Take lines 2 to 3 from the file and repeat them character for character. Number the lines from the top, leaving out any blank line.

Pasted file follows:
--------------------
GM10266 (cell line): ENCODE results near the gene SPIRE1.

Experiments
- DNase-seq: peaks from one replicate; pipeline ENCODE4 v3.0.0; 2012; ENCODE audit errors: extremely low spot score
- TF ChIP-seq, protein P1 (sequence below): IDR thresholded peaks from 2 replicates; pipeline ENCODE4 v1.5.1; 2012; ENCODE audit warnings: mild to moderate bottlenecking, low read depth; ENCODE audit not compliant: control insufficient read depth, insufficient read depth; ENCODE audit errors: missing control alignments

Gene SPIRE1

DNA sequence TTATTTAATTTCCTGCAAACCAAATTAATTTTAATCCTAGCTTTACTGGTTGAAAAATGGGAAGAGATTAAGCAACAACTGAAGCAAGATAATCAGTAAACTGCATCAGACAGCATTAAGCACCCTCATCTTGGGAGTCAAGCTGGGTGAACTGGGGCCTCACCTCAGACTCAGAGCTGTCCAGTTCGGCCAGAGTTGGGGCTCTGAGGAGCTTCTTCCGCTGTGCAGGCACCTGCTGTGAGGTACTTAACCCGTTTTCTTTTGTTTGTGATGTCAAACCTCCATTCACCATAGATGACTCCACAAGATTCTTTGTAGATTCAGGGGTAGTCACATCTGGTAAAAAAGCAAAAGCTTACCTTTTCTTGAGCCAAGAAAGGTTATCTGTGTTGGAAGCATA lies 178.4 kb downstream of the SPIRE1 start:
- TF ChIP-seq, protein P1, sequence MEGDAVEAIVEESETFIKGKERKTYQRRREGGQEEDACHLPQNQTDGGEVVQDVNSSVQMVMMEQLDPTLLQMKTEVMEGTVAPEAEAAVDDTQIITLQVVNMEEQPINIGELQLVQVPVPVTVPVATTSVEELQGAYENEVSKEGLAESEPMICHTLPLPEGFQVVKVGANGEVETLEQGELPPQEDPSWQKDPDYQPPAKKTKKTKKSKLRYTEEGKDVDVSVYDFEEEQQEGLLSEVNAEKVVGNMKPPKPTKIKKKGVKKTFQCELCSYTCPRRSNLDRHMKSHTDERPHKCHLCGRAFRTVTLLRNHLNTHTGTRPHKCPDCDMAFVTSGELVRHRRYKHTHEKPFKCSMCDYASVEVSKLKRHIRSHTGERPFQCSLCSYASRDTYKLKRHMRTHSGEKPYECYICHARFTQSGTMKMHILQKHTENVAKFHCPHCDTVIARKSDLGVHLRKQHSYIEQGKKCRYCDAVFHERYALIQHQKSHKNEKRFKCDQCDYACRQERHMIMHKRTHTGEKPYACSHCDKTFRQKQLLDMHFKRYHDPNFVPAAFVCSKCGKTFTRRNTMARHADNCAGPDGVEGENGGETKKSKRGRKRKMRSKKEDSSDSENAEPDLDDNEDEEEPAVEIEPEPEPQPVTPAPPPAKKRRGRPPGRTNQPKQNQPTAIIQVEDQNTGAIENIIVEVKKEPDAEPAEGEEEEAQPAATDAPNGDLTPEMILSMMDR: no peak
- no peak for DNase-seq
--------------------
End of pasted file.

Experiments
- DNase-seq: peaks from one replicate; pipeline ENCODE4 v3.0.0; 2012; ENCODE audit errors: extremely low spot score